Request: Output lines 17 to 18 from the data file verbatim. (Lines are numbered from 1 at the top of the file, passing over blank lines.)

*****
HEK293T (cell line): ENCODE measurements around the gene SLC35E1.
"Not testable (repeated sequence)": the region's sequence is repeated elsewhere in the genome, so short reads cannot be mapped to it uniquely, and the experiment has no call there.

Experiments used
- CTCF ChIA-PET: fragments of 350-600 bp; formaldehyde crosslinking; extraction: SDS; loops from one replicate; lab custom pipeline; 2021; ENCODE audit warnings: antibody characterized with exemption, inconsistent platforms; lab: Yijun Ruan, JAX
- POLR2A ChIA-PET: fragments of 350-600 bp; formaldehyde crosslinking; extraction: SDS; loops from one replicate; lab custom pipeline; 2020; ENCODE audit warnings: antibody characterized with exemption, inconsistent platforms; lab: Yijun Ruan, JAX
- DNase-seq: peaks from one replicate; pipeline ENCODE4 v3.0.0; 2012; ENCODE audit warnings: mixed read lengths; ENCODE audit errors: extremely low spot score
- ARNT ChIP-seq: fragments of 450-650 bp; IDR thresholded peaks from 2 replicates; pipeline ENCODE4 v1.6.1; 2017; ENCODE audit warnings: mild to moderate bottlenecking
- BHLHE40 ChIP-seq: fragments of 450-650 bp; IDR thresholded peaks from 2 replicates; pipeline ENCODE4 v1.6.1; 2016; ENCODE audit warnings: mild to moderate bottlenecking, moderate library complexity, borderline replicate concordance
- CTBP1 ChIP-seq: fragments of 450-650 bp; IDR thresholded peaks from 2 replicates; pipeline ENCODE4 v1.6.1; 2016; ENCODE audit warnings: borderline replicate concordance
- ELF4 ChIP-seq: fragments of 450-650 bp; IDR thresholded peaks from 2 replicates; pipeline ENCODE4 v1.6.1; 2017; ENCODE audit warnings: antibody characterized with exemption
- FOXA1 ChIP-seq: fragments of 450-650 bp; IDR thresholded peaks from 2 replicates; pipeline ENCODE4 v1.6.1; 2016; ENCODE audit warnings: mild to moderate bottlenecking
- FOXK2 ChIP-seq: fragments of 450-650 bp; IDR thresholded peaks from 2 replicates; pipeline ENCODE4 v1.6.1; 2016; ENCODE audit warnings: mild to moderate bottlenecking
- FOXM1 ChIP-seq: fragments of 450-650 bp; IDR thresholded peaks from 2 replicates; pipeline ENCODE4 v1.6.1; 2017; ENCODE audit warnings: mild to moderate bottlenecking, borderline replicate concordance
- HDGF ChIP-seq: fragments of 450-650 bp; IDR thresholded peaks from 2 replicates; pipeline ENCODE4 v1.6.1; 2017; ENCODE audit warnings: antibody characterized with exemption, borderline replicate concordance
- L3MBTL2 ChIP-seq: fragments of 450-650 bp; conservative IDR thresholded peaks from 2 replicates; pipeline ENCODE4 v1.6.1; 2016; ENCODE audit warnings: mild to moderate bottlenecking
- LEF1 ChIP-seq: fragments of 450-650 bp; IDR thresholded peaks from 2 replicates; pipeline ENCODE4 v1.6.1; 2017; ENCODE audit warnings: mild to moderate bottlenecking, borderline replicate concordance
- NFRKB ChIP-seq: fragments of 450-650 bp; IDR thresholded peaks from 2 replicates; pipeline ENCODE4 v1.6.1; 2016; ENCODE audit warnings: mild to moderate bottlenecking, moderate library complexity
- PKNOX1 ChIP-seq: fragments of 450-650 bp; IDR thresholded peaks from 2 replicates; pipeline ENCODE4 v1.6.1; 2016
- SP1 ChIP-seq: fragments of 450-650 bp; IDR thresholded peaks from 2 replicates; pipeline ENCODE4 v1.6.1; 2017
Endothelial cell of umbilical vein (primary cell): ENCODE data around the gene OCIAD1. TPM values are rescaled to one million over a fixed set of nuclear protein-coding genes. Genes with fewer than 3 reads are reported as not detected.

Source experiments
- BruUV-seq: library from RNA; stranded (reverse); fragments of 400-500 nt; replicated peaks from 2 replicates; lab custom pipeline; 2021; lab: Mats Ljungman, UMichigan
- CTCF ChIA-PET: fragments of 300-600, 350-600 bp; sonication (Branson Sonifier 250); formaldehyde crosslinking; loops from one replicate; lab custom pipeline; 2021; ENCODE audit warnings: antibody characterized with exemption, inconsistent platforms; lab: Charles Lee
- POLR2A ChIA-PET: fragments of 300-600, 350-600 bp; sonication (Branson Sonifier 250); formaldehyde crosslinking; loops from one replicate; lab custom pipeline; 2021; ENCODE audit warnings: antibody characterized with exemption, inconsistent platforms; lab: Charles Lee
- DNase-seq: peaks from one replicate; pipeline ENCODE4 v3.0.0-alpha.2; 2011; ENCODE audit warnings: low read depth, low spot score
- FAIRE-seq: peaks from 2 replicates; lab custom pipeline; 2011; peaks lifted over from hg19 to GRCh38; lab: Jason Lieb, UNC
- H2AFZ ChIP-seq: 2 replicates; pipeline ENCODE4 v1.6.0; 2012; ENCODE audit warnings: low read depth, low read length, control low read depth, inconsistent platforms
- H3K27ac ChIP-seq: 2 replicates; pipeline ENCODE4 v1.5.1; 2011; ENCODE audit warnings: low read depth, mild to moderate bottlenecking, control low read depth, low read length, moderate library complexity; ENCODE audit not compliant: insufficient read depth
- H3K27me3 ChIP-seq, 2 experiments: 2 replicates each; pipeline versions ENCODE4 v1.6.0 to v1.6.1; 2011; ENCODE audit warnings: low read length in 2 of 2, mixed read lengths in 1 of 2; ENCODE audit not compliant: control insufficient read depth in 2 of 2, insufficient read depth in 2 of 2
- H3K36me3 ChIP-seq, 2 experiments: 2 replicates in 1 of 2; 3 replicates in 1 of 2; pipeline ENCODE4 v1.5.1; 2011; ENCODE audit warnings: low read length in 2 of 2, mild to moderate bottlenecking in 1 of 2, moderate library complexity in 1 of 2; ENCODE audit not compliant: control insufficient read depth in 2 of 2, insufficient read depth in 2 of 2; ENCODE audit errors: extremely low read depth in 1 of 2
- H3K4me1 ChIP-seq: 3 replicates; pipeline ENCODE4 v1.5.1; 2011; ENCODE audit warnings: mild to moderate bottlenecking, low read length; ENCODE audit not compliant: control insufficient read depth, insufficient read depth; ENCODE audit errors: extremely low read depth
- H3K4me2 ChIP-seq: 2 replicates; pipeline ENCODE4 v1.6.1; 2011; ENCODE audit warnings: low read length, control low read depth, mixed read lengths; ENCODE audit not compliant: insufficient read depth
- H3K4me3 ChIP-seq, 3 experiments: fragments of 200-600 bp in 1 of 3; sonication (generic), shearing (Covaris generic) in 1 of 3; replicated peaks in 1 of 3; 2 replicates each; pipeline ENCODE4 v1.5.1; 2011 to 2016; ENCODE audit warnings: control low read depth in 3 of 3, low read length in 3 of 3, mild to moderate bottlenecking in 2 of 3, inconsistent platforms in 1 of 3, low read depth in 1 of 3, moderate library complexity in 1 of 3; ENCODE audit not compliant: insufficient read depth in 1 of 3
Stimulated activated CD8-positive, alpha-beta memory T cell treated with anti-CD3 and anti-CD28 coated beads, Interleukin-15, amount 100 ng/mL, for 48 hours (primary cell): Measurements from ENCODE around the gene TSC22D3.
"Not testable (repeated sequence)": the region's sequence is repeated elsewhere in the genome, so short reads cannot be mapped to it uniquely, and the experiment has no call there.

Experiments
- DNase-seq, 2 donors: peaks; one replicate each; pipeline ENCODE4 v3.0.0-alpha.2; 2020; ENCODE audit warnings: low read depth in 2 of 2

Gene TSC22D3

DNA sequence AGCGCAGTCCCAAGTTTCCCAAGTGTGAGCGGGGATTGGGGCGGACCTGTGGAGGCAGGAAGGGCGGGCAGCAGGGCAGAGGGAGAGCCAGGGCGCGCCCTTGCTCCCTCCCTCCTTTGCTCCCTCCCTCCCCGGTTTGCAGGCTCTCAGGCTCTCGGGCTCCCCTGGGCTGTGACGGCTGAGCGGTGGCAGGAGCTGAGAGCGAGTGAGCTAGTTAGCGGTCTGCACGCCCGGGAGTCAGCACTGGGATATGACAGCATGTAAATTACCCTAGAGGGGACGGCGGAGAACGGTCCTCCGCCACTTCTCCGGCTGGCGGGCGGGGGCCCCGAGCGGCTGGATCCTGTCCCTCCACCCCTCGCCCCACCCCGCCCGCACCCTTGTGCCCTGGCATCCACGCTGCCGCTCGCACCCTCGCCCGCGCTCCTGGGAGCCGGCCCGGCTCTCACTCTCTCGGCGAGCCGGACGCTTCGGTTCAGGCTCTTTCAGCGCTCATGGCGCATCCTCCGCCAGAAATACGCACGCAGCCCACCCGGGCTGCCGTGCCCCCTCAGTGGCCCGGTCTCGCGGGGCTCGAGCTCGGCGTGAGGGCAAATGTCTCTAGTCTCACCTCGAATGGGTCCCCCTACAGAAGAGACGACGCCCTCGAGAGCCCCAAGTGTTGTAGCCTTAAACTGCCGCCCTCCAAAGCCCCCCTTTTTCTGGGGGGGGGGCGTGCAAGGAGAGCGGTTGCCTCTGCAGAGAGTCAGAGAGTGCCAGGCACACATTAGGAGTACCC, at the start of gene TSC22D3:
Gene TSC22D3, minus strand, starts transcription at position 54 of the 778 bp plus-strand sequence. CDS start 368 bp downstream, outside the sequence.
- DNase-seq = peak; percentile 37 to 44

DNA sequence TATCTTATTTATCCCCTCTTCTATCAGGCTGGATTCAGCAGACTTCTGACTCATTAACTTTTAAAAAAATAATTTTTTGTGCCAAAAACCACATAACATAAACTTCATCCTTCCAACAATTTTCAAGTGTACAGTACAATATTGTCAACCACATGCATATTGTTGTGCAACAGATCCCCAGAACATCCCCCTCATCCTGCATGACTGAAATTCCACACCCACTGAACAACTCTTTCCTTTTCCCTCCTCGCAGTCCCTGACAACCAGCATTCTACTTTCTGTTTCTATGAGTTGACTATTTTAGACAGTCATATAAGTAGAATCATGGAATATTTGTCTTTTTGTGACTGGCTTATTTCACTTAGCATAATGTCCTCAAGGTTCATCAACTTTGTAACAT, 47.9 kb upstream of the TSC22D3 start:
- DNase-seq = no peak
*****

- NFRKB ChIP-seq: fragments of 450-650 bp; IDR thresholded peaks from 2 replicates; pipeline ENCODE4 v1.6.1; 2016; ENCODE audit warnings: mild to moderate bottlenecking, moderate library complexity
- PKNOX1 ChIP-seq: fragments of 450-650 bp; IDR thresholded peaks from 2 replicates; pipeline ENCODE4 v1.6.1; 2016